Spidey and Wade going for a swing.
Image: Jim Towe, Sean Parsons, Brian Reber (Marvel)

A series like Robbie Thompson, Jim Towe, Sean Parsons, and Brian Reber’s Spider-Man/Deadpool is exactly where you’d expect to see Marvel gently poking fun at its fellow comics houses, but it’s going to be difficult to top the jabs put on display in this week’s new issue.

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As tends to be the case whenever Spider-Man and Deadpool end up having to partner with each another, the heroes have found themselves tasked with the odd job of saving the universe from the oddest of threats, while also bending the rules of traditional comic books.

This time around, the pair are stuck in a particularly hostile corner of the Negative Zone that’s been plunged into a bit of nasty, bug-related chaos, thanks to the somewhat obscure Jack Kirby-created Eternals character Ransak. All one really needs to know about Ransak is that he was cast out of his community of Deviants (frequent enemies of the Eternals) because of his unnaturally good looks—a rarity for the Deviant species.

Ransak making trouble.
Image: Jim Towe, Sean Parsons, Brian Reber (Marvel)

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While Ransak is typically depicted as a hero in Marvel’s comics, when Spider-Man and Deadpool encounter him in this week’s Spider-Man/Deadpool #43, he’s in something of a berserker rage. It culminates in his punching a hole through reality (lol, comics) and triggering a stampede of insect-like farm animals, much to the dismay of the universe’s inhabitants.

As offbeat as this entire premise is, it’s all quickly explained by Jannor and Kolly, two members of the Negative Force, a group of fellow heroes who’ve sworn to protect the Negative Zone from danger. Because of his ability to understand that he exists within the larger universe of our world’s comic books, Deadpool correctly points out that Jannor looks suspiciously like DC’s Big Barda, but rather than leaving the joke to be an off-handed wink at the competition, the issue takes things a step farther by actually dedicating a whole page to aping Tom King and Mitch Gerads’ critically acclaimed Mister Miracle series (in which Barda is a main character).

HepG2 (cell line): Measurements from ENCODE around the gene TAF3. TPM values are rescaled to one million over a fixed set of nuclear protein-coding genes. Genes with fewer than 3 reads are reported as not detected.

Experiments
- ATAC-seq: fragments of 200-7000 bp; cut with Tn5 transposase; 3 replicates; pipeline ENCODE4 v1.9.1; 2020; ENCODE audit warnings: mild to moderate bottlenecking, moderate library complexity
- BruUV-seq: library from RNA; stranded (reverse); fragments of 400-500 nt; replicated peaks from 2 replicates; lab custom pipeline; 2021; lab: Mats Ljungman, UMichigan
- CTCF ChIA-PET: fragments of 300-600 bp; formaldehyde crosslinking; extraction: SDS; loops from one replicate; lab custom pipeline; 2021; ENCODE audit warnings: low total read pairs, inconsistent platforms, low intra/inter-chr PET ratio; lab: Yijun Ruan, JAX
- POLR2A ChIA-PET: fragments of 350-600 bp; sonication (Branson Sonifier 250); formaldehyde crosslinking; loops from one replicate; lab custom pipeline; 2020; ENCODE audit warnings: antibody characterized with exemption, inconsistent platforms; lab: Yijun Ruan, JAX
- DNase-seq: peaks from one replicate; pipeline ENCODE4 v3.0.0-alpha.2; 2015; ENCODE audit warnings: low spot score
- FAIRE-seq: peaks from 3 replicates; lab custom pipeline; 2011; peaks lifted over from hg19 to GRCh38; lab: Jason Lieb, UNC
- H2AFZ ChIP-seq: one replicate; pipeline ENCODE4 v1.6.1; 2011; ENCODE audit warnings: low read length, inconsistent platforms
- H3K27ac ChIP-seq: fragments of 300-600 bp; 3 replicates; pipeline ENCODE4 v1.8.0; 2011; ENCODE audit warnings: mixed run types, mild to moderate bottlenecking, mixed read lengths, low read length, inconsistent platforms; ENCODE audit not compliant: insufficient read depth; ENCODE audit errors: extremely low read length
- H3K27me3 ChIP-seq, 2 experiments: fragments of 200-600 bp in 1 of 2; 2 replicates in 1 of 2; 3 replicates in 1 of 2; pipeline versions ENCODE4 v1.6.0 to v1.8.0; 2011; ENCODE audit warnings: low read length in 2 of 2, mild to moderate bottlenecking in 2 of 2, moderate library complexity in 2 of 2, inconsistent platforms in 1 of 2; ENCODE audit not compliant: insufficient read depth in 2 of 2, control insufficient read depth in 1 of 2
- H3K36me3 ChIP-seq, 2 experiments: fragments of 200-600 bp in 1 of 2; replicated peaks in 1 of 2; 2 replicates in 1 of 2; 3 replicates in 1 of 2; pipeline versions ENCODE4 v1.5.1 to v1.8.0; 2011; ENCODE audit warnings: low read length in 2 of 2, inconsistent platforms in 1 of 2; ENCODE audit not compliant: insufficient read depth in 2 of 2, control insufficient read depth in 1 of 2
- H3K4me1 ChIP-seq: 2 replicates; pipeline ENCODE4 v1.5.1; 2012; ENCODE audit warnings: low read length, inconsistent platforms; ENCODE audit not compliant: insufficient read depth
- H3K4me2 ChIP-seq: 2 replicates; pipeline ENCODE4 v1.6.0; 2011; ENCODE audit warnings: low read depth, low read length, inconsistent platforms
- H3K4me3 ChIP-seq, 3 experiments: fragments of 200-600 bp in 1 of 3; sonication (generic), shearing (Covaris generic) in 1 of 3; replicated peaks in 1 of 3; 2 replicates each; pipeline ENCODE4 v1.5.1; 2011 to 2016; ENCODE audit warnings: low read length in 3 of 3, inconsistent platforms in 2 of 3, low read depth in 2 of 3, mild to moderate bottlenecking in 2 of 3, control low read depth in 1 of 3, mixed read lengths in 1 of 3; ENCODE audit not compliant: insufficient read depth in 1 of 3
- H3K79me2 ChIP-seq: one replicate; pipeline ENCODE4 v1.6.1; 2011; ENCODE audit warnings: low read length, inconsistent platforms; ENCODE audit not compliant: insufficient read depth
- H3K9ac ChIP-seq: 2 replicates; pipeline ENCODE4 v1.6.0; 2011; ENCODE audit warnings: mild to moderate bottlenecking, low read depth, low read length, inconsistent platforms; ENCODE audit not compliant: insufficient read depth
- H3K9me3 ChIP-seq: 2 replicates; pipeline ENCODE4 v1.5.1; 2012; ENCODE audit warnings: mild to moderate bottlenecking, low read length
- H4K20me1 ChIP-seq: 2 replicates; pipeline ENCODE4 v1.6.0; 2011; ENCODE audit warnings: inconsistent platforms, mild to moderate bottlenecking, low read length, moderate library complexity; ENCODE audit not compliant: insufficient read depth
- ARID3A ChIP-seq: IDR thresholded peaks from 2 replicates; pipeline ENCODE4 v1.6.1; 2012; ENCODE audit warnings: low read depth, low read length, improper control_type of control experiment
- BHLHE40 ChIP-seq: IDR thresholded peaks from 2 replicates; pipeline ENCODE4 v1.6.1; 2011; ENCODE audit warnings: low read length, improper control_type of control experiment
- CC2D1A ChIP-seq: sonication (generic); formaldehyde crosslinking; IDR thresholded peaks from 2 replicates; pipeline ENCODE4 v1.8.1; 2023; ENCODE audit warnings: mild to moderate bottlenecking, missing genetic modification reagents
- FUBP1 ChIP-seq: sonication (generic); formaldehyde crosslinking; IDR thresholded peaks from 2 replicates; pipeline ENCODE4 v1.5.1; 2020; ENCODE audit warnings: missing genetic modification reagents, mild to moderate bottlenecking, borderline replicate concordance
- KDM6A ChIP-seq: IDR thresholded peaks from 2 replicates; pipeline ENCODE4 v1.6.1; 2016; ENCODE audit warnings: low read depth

Deadpool taking a moment to acknowledge Mister Miracle.
Image: Marvel

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While Tom King is widely known for his love of using nine-panel-grid pages to punctuate comics with emotional intensity, it’s something that’s come very much back into the public consciousness since Mister Miracle recently -re-introduced the phrase “Darkseid is...” (originally from Grant Morrison’s “Grant Morrison” JLA run) to tease one of the comics’ larger existential mysteries.

While Deadpool’s spin on the phrase and use of the nine-panel grid doesn’t really have all that much bearing on Spider-Man/Deadpool’s plot, it’s definitely a testament to the way that Mister Miracle’s resonated with comics fans and creators in recent months—and a reminder that the Big Two are at their very best when they’re actually playing nice with one another.


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